Now I know the next thing people are going to say, that’s a lot of money. You would be surprised at how little there is in buying multiple computers for the home. One solid method of putting multiple computers in the home is the inheritance method. Basically what this means is as the person with the most computing needs gets a new PC the older one is cleaned up and given to some else in the family. Also realize that computers have a much longer life than some people realize if they are repurposed. This means changing how the PC is used. For example an old computer that is even slow on the internet could still have a use for young children games which are easy on PC hardware or even turned into a jukebox with all your CDs stored on it. There is no reason a PC that is well made should not see a useful life of 5 years or more.
Another option is to learn to be a computing DIYer. Building your own PC is a great way to learn more about your computer as well as to save some cost. Which is a great hint to the series we are beginning on the show this week, Build A PC 2011.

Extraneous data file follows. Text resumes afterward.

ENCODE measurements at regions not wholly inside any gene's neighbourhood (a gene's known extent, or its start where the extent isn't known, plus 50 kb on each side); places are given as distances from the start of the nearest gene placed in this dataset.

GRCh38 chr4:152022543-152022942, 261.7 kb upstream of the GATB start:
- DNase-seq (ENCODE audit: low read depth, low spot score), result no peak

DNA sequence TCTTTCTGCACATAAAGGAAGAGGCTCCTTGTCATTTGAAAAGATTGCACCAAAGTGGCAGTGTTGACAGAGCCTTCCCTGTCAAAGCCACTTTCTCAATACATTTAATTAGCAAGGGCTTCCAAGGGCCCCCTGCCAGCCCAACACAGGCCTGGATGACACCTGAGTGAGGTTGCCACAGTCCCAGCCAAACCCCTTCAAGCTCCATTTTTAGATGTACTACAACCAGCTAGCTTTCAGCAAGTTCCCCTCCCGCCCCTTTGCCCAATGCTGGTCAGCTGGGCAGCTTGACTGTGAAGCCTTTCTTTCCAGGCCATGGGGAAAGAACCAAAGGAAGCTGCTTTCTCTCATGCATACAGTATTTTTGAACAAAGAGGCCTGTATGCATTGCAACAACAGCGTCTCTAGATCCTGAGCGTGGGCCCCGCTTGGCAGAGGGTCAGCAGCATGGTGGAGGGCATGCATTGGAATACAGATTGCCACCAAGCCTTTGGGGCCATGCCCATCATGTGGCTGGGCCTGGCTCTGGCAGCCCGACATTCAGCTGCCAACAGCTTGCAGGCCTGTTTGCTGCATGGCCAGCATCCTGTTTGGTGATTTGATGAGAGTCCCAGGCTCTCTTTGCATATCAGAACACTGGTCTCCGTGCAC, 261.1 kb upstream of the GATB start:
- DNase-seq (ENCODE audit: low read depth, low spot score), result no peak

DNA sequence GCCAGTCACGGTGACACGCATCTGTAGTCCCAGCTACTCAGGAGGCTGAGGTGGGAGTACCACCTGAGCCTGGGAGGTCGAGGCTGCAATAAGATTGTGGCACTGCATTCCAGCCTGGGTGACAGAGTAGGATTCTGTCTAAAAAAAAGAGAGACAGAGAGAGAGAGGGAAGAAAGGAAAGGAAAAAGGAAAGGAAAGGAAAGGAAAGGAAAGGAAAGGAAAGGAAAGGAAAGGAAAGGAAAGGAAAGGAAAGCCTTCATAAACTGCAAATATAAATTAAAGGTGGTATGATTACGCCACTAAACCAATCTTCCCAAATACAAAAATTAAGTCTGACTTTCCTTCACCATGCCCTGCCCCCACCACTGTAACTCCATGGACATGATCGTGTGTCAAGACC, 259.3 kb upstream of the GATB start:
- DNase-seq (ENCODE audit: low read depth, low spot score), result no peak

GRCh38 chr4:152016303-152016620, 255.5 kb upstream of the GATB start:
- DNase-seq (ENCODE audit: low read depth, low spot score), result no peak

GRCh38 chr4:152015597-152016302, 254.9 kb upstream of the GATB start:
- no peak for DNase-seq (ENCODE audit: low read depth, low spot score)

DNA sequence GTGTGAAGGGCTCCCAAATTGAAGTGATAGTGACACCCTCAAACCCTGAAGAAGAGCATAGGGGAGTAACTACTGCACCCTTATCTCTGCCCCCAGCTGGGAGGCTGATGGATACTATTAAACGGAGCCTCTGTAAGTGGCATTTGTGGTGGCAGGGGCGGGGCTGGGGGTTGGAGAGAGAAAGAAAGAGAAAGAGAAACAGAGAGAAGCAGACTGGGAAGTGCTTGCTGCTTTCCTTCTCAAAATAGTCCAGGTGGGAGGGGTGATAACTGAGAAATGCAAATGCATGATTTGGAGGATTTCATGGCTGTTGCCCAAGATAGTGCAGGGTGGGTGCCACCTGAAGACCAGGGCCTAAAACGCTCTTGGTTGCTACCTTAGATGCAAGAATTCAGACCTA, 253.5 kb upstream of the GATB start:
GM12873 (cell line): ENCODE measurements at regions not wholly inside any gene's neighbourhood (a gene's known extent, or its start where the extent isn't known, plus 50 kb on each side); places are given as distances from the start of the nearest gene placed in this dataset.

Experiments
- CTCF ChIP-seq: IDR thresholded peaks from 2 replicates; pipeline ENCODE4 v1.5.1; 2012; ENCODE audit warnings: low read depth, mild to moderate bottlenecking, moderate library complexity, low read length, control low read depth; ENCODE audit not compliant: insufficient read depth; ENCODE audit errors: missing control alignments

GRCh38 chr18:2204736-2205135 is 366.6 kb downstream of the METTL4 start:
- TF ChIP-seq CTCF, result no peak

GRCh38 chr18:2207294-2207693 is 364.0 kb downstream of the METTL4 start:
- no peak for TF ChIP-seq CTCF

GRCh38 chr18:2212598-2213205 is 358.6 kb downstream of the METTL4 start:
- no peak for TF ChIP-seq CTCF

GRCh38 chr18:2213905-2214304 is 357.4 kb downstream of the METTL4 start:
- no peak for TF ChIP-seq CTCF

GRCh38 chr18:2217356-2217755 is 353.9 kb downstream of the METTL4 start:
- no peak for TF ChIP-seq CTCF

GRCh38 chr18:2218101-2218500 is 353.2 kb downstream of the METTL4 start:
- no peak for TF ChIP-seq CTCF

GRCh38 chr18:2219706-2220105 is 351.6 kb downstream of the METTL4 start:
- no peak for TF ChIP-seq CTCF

This is the perfect time of year to begin looking at putting a second PC or more in your home. Tax Return season is a time of year we typically make these kinds of purchases so consider this options. However would you like some more incentive, what if I could tell you this could save you money? Many PC users have begun doing away with a monthly cable or TV bill, the reason why? Well it is simply they can get better programming options online today. Using Hulu or Netflix you can get a lot of programming choices, plus your computer can play DVDs or Blu-Ray if you got one with the player. Both Hulu and Netflix combine monthly for the premium services come to less than $20 a month, much cheaper than cable to DirecTV. How about reducing your phone bill? Using Skype you can get buy at much lower rates including world wide unlimited calling for $20 a month, show me a regular phone company that can beat that.
Multiple PCs in the home are fast becoming a reality and even a need as the kids need the PC for homework while Dad wants to check stocks and Mom needs to upload some family photos for the grandparents. Is it time your family looks at getting that second PC?
For those that missed the show from last week, I announced that I would be taking this week off. We have family in for the long weekend and I will be relaxing with them. That means instead of the large blog entry you will get this quick note.